The day after the 2004 presidential election, I went to school bitterly disappointed about the results. My teacher, who grew up in South Africa, told me to be grateful that there wouldn't be rioting in the streets because we lived in a country that believed in the peaceful transfer of power.
On Wednesday, we witnessed the failure of the peaceful transfer of power, a hallmark of democracy. The president of the United States and Republicans like Rep. Jim Hagedorn — who supported the president’s repeatedly disproven lies about election fraud — incited a seditious insurrection at our nation's capitol.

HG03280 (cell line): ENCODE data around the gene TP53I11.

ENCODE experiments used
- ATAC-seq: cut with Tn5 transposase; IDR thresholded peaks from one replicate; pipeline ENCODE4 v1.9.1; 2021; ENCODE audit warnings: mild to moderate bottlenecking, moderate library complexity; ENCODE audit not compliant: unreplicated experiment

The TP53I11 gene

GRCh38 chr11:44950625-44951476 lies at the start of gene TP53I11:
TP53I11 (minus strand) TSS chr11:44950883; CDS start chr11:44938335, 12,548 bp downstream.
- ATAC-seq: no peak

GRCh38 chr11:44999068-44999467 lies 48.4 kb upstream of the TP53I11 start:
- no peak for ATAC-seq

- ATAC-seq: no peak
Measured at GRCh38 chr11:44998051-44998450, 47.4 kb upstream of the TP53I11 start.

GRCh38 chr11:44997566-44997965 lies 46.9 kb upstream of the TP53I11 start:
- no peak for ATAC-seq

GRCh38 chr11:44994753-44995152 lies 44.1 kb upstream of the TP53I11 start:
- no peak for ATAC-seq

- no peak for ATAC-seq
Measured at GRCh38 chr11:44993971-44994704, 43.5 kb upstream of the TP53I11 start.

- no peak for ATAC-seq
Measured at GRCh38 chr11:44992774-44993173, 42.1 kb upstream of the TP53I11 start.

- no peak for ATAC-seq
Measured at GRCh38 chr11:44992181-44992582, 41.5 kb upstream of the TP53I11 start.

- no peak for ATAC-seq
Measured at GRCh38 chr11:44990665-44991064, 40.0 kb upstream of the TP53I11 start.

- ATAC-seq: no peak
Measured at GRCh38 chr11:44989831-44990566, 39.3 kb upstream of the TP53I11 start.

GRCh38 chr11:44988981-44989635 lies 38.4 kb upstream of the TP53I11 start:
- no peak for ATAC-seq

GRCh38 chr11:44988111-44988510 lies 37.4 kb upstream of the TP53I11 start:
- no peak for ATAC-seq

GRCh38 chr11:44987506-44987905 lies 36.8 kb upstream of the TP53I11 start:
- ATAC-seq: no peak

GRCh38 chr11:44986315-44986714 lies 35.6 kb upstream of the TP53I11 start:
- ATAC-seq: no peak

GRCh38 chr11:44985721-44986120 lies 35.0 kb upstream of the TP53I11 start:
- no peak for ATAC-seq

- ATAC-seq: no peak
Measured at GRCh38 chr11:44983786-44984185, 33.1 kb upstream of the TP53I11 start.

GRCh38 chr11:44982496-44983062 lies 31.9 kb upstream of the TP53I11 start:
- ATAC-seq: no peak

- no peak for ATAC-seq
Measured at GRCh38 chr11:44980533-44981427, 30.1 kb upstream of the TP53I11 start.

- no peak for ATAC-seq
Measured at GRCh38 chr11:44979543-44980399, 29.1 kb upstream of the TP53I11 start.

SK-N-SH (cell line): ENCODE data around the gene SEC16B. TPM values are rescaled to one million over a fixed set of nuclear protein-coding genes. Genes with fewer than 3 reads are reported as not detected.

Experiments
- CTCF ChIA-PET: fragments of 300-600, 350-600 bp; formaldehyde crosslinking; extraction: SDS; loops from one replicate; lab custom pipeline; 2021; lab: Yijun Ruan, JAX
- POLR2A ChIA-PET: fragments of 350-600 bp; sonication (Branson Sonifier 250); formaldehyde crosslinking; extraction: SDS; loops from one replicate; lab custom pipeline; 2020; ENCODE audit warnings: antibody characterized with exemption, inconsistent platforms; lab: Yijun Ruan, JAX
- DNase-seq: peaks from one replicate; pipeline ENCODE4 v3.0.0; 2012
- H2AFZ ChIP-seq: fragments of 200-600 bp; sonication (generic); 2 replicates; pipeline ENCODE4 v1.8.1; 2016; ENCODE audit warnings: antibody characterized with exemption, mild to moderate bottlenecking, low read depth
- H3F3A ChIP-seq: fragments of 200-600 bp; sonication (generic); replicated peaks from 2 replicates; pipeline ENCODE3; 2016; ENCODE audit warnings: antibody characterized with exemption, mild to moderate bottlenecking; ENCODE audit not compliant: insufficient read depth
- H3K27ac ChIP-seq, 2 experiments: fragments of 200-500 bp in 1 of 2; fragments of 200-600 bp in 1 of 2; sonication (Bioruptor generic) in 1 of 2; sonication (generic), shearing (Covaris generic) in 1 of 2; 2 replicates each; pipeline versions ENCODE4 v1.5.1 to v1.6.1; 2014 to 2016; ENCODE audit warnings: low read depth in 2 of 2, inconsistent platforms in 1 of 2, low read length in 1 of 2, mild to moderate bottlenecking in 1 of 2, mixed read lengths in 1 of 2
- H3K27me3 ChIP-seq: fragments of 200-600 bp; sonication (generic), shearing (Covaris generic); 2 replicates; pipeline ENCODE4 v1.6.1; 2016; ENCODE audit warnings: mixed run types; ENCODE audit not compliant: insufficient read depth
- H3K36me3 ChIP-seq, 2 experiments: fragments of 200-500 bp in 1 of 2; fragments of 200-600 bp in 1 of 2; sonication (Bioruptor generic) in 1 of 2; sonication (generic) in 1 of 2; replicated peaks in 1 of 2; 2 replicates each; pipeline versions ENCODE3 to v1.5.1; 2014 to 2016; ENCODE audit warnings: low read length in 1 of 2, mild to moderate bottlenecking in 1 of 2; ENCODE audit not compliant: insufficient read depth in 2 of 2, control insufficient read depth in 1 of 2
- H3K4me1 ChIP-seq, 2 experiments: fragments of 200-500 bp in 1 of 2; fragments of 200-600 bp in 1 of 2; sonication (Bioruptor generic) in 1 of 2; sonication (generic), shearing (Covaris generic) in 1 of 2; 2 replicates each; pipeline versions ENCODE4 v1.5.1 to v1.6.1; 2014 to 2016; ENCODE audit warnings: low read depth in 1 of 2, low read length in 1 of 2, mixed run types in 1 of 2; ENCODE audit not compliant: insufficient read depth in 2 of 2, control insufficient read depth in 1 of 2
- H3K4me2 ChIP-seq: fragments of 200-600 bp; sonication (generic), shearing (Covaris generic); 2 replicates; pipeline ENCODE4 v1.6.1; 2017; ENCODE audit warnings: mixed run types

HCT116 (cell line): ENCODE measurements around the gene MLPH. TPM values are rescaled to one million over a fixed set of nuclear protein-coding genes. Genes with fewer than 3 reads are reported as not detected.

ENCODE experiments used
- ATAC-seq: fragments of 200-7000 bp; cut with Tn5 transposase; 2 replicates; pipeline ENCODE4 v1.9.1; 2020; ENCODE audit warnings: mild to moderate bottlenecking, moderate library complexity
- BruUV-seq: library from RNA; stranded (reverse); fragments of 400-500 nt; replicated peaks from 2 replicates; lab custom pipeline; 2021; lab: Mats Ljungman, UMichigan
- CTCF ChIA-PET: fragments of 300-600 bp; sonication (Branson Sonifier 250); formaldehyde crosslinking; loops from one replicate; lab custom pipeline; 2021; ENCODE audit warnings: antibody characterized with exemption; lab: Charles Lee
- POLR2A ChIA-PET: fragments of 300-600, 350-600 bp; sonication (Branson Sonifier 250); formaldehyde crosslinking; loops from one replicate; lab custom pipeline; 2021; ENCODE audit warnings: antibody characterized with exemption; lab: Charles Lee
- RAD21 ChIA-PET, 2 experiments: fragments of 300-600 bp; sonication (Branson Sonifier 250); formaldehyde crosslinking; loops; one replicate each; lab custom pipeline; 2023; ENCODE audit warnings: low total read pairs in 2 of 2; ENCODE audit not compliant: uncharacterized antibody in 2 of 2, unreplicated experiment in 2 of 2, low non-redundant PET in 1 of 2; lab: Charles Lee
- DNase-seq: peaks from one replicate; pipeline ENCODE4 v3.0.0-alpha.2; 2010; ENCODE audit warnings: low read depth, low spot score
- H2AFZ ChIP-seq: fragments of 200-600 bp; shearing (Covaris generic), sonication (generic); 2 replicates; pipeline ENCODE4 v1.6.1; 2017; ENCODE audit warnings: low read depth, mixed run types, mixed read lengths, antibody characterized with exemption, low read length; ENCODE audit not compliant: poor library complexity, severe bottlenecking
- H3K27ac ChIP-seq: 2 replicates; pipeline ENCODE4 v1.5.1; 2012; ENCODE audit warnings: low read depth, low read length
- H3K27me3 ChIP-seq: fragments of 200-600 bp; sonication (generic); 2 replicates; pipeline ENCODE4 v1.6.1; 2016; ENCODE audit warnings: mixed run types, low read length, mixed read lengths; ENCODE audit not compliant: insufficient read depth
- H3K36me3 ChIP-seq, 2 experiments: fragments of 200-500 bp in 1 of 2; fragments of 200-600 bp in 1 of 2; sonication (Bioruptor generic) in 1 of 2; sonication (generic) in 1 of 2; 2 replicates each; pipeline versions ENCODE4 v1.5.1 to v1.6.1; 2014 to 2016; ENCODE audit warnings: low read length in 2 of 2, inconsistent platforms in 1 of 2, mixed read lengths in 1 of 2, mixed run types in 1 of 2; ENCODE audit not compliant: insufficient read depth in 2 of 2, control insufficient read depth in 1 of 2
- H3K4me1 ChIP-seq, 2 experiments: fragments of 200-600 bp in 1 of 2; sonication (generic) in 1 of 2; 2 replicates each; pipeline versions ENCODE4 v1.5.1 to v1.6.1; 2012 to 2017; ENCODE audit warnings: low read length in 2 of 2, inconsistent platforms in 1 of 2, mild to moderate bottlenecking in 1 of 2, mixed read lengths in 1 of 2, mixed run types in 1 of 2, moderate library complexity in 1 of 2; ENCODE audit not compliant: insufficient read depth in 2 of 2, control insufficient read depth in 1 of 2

This was an attempted coup, yet, in Hagedorn’s statement about it he made a false equivalence between this violent assault on our democracy and people protesting the extrajudicial murders of Black and brown people at the hands of law enforcement.
He said that he condemns the behavior of the domestic terrorists who attacked the Capitol, yet, he returned to the House chamber and voted to overturn the results of a fair and free election.
Hagedorn doesn’t get to condemn the direct consequences of the lies he continues to spread about election fraud. His actions are undemocratic and reprehensible and he and everyone else involved in this insurrection must face serious consequences for the harm they have inflicted on our democracy.